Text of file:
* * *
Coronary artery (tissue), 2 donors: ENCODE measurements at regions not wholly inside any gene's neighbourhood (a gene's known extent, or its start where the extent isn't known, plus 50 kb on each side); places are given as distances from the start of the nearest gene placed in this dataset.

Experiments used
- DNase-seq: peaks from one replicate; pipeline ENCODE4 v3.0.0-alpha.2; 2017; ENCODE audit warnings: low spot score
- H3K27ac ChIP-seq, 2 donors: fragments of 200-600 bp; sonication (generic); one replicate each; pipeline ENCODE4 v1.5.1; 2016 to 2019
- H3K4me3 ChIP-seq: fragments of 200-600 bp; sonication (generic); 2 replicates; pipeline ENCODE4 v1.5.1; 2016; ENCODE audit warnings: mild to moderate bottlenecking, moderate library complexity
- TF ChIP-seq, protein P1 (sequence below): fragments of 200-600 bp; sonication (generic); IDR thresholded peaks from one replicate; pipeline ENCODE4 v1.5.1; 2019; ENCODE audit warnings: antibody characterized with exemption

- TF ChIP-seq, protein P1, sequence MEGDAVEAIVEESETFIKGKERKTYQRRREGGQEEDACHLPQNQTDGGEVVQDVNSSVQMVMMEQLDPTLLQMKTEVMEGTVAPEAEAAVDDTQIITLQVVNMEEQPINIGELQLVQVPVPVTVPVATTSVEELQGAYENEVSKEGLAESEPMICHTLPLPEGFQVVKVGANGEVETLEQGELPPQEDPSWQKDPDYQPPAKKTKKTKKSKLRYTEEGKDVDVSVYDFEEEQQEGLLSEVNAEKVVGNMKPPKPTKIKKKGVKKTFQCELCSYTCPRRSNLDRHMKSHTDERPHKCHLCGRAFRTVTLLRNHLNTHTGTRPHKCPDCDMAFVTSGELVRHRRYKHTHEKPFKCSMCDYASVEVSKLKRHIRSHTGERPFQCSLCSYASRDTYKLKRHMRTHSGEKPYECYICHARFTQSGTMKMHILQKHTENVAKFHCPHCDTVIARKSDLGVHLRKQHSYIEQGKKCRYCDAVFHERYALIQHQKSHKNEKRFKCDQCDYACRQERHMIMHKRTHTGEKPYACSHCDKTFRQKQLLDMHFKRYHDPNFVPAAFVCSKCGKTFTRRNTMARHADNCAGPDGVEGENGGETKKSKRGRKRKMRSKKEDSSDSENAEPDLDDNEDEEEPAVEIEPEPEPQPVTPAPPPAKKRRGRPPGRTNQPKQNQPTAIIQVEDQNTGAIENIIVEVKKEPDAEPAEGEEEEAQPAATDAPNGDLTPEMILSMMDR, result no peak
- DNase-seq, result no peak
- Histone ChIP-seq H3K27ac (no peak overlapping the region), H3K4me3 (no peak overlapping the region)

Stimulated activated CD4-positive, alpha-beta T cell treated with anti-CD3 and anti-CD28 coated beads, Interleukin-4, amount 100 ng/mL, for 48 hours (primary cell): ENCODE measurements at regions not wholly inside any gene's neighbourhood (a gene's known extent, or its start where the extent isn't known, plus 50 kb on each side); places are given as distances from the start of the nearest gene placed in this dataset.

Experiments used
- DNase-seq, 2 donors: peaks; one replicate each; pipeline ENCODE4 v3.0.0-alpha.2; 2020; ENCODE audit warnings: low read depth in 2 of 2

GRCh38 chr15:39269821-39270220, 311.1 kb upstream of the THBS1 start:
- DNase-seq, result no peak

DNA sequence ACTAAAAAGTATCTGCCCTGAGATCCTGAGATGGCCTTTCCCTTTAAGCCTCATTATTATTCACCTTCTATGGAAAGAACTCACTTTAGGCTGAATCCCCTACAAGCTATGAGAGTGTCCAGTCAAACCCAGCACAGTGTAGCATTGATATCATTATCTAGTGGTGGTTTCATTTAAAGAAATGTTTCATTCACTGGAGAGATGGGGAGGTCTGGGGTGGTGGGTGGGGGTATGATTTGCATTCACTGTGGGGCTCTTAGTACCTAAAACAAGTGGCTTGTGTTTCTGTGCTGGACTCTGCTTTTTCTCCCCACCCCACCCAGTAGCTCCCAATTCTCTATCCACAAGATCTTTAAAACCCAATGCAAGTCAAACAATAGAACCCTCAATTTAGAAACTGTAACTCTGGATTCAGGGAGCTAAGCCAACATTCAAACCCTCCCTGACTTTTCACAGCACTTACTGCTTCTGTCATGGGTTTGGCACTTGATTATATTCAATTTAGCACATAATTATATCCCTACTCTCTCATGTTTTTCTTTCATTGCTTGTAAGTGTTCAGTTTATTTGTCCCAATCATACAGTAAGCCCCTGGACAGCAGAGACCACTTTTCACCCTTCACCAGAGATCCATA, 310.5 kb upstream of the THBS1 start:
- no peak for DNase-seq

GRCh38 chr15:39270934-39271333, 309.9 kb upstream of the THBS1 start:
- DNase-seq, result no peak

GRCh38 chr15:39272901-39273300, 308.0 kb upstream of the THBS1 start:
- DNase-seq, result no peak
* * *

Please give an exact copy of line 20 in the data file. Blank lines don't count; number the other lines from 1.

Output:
- DNase-seq, result no peak